Additional doses for people 5 years and older with moderate to severe immune compromise

The Food and Drug Administration has amended the Emergency Use Authorization for the two messenger RNA (mRNA) COVID-19 vaccines - Pfizer and Moderna - authorizing an additional vaccine dose  (“3rd dose”) to people with moderate to severe immune compromise from a medical condition or who receive immunosuppressive medication or treatment. 

People who are immunocompromised due to medical conditions or immunosuppressive medication or treatment are at increased risk of severe illness from COVID-19. There is growing evidence that these individuals may have a decreased or negligible immune response after vaccination with the primary 2-dose mRNA vaccine series. 

Recent studies suggest an additional dose of the mRNA vaccine in immunocompromised adults improves antibody response after vaccination. Studies show the side effect profile after the 3rd dose is similar to the side effects reported after receiving the primary 2-dose mRNA series. At this time, there are no studies on the efficacy of the additional dose in preventing COVID-19. 

In light of the emerging evidence that an additional dose of the mRNA vaccine in individuals with moderate to severe immune compromise has the potential to increase immune response for this vulnerable population, the Baltimore City Health Department recommends vaccine providers follow the Centers for Disease Control Interim Clinical Considerations for COVID-19 vaccination and offer an additional dose of the mRNA vaccine to individuals with moderate to severe immune compromise. 

An additional mRNA vaccine dose should be offered to individuals with moderate to severe immunocompromising conditions and/or taking immunosuppressive medication or treatments. These conditions and medications/treatments include, but or not limited to:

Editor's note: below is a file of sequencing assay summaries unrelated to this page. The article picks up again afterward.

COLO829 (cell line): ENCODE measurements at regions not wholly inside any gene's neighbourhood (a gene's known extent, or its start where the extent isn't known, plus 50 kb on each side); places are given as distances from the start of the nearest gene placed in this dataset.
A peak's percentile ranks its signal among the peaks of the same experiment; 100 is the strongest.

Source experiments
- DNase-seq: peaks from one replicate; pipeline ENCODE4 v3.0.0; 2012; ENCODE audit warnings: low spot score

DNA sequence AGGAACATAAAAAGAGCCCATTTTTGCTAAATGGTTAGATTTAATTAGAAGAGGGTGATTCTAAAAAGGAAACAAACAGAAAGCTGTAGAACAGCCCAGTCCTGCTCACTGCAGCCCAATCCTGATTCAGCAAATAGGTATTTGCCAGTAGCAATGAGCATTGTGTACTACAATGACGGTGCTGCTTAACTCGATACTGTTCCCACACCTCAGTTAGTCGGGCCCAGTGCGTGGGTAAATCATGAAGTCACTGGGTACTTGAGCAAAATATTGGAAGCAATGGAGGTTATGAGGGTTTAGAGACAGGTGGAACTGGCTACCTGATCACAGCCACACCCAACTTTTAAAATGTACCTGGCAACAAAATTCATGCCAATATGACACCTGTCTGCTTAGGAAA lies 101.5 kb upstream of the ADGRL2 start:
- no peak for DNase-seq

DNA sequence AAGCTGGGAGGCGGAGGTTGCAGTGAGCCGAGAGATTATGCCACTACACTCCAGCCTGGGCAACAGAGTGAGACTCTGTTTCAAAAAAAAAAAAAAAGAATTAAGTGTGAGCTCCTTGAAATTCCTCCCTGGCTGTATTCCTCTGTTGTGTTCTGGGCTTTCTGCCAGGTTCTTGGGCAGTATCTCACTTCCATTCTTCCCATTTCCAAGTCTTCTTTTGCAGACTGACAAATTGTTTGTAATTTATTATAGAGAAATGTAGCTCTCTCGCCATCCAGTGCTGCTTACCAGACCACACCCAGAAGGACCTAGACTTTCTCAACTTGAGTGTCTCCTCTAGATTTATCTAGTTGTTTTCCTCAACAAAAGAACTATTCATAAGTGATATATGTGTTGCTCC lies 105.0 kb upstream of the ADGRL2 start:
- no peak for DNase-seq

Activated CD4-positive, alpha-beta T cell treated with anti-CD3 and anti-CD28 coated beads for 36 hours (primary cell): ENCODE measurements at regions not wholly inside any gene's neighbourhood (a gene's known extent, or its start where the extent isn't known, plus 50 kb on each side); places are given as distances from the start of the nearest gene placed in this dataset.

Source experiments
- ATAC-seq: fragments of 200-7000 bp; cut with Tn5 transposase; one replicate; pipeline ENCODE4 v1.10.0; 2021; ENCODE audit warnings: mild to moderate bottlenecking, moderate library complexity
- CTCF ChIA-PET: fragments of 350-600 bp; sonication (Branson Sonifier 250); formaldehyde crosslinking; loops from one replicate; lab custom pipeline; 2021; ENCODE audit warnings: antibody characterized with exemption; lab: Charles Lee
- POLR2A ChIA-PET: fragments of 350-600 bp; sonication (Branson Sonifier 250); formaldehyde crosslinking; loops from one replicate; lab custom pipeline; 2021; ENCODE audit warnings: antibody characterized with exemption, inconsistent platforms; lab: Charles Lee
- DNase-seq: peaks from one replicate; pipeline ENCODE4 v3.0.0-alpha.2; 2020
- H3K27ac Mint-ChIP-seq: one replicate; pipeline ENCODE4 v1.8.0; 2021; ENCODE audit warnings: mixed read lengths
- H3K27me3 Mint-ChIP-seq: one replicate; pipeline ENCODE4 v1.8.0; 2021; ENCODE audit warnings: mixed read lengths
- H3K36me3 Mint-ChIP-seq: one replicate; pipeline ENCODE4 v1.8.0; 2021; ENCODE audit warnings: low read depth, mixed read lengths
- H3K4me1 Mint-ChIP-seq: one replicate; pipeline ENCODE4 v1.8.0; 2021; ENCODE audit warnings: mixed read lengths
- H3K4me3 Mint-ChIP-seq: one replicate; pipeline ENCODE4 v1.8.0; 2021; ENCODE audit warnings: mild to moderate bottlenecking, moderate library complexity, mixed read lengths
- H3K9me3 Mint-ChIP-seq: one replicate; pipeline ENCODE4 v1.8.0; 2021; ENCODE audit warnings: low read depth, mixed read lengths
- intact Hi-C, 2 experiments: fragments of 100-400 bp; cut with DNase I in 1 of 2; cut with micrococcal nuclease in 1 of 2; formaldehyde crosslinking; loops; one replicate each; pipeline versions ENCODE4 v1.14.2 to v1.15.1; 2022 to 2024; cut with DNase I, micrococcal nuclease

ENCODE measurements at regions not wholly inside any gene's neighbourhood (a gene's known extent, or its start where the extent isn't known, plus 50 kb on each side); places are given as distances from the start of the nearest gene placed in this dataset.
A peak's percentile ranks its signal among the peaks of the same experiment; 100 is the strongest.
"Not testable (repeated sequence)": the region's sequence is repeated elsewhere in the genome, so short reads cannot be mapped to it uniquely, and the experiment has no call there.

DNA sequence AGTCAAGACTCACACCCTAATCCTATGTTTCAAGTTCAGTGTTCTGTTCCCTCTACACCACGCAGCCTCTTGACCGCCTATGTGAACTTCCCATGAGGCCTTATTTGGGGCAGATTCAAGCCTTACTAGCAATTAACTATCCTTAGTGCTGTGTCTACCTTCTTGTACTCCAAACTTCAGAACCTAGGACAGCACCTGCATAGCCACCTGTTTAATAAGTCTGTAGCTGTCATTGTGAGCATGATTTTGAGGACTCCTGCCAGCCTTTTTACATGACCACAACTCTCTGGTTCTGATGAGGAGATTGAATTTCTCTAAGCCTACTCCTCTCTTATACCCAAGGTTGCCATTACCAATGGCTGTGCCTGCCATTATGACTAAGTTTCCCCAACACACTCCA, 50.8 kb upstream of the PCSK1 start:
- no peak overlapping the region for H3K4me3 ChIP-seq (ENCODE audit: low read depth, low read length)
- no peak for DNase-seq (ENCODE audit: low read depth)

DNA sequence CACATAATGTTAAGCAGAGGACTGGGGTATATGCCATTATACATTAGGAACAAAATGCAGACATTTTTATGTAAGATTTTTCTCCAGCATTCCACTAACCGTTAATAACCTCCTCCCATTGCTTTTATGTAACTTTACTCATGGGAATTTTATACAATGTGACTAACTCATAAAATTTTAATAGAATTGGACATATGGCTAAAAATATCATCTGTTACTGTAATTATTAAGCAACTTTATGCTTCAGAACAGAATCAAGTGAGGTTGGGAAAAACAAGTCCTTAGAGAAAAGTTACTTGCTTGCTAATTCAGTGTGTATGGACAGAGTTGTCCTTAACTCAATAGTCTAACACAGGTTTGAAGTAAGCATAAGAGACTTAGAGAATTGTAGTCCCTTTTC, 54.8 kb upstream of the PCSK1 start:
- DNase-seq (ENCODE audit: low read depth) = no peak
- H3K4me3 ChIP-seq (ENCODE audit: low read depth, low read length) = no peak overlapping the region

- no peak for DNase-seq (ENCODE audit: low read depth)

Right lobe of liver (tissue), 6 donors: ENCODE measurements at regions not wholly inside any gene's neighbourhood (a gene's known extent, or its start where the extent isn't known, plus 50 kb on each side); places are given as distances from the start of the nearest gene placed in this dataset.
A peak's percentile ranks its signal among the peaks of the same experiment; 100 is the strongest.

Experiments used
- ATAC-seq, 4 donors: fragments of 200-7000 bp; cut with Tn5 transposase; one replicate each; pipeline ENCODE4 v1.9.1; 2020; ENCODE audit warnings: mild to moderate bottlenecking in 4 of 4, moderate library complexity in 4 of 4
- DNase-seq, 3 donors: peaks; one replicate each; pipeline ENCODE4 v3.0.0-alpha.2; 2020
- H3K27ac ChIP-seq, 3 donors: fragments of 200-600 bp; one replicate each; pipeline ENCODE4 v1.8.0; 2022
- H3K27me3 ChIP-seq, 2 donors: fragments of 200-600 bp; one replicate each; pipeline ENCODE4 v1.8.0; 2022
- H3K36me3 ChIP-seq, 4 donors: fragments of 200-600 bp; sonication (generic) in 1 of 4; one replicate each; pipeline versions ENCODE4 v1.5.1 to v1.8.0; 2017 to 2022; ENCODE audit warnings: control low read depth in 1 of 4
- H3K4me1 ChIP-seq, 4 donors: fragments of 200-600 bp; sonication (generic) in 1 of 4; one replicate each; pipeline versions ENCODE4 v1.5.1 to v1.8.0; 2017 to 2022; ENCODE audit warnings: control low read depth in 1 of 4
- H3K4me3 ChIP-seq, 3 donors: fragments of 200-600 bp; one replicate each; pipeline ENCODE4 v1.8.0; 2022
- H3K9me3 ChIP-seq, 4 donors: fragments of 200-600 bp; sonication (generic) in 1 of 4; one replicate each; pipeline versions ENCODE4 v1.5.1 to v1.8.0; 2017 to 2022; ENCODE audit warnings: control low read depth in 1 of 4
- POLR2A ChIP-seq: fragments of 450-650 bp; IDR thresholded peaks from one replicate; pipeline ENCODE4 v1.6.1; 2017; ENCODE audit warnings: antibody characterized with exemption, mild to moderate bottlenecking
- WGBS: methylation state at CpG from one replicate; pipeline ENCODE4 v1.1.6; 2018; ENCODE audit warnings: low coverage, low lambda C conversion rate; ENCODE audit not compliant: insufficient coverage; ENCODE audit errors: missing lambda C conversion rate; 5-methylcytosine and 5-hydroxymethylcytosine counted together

• Active treatment for solid tumor and hematologic malignancies

  • Receipt of solid-organ transplant and taking immunosuppressive therapy

  • Receipt of CAR-T-cell or hematopoietic stem cell transplant (within 2 years of transplantation or taking immunosuppression therapy)

  • Moderate or severe primary immunodeficiency (e.g., DiGeorge syndrome, Wiskott-Aldrich syndrome)

  • Advanced or untreated HIV infection

  • Active treatment with high-dose corticosteroids (i.e., ≥20mg prednisone or equivalent per day), alkylating agents, antimetabolites, transplant-related immunosuppressive drugs, cancer chemotherapeutic agents classified as severely immunosuppressive, tumor-necrosis (TNF) blockers, and other biologic agents that are immunosuppressive or immunomodulatory.

An additional dose of the Moderna vaccine can be given to individuals 18 years and older who met the above criteria. An additional dose of the Pfizer vaccine can be given to individuals 5 years and older who meet the above criteria. The additional dose can be given 28 days after completion of the primary 2-dose mRNA series.

The additional dose should be the same vaccine product as the initial 2-dose mRNA primary series. However, if the initial 2-dose mRNA product is not available, the other mRNA COVID-19 vaccine product can be given. 

Serologic testing and cellular immune testing prior to administration of the additional dose is not recommended at this time. Baltimore City Health Department will not require a medical provider’s note or prescription for the administration of an additional dose.  Resident self-attestation of having a moderate to severe immunocompromising condition qualifying them for an additional dose will be honored.  

Based on the evidence showing a limited immune response after COVID-19 vaccination in this population, providers should recommend individuals with moderate to severe immunocompromising conditions continue to practice non-pharmaceutical interventions - wearing a mask, remaining 6 feet apart from others, avoiding large crowds, and poorly ventilated areas. Providers should strongly recommend COVID-19 vaccination for close contacts of individuals with immunocompromising conditions. 

We recommend residents with immunocompromising conditions or taking medication that suppresses the immune system talk with their clinical provider about the need for an additional dose of the mRNA COVID-19 vaccine. Clinical providers are best equipped to make informed decisions about their patient's medical conditions and the timing of the additional dose of the mRNA vaccine. 

At this time, there is no evidence to recommend an additional dose after a primary Johnson & Johnson vaccine dose in immunocompromised individuals.

The Baltimore City Health Department will continue to monitor updates, and adjust guidance, as more information arises.  

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